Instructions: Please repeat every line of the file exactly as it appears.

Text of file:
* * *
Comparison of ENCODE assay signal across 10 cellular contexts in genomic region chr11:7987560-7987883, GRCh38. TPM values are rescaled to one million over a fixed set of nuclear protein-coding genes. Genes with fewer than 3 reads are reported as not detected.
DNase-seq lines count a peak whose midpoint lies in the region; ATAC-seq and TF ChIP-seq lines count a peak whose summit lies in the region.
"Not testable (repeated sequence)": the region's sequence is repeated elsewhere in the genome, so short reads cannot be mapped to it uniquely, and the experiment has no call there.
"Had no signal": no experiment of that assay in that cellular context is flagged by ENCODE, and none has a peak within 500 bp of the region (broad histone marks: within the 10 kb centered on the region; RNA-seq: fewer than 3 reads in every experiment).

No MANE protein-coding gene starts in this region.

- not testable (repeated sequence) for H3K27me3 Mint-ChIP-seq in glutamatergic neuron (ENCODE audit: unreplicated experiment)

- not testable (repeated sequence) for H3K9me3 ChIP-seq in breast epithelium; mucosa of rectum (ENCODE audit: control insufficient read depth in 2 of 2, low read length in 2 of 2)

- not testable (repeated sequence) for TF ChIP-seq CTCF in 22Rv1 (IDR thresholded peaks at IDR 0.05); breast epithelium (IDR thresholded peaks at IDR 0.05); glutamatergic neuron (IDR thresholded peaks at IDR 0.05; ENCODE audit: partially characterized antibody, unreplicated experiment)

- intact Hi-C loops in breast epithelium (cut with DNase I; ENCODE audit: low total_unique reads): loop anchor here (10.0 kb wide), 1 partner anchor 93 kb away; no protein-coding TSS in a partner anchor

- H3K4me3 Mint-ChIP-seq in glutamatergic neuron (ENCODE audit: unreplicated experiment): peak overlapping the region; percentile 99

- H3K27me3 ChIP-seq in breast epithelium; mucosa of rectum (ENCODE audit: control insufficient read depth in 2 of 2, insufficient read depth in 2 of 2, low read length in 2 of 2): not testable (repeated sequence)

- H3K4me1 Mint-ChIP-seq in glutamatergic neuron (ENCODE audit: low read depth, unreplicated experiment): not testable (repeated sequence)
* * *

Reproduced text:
Comparison of ENCODE assay signal across 10 cellular contexts in genomic region chr11:7987560-7987883, GRCh38. TPM values are rescaled to one million over a fixed set of nuclear protein-coding genes. Genes with fewer than 3 reads are reported as not detected.
DNase-seq lines count a peak whose midpoint lies in the region; ATAC-seq and TF ChIP-seq lines count a peak whose summit lies in the region.
"Not testable (repeated sequence)": the region's sequence is repeated elsewhere in the genome, so short reads cannot be mapped to it uniquely, and the experiment has no call there.
"Had no signal": no experiment of that assay in that cellular context is flagged by ENCODE, and none has a peak within 500 bp of the region (broad histone marks: within the 10 kb centered on the region; RNA-seq: fewer than 3 reads in every experiment).

No MANE protein-coding gene starts in this region.

- not testable (repeated sequence) for H3K27me3 Mint-ChIP-seq in glutamatergic neuron (ENCODE audit: unreplicated experiment)

- not testable (repeated sequence) for H3K9me3 ChIP-seq in breast epithelium; mucosa of rectum (ENCODE audit: control insufficient read depth in 2 of 2, low read length in 2 of 2)

- not testable (repeated sequence) for TF ChIP-seq CTCF in 22Rv1 (IDR thresholded peaks at IDR 0.05); breast epithelium (IDR thresholded peaks at IDR 0.05); glutamatergic neuron (IDR thresholded peaks at IDR 0.05; ENCODE audit: partially characterized antibody, unreplicated experiment)

- intact Hi-C loops in breast epithelium (cut with DNase I; ENCODE audit: low total_unique reads): loop anchor here (10.0 kb wide), 1 partner anchor 93 kb away; no protein-coding TSS in a partner anchor

- H3K4me3 Mint-ChIP-seq in glutamatergic neuron (ENCODE audit: unreplicated experiment): peak overlapping the region; percentile 99

- H3K27me3 ChIP-seq in breast epithelium; mucosa of rectum (ENCODE audit: control insufficient read depth in 2 of 2, insufficient read depth in 2 of 2, low read length in 2 of 2): not testable (repeated sequence)

- H3K4me1 Mint-ChIP-seq in glutamatergic neuron (ENCODE audit: low read depth, unreplicated experiment): not testable (repeated sequence)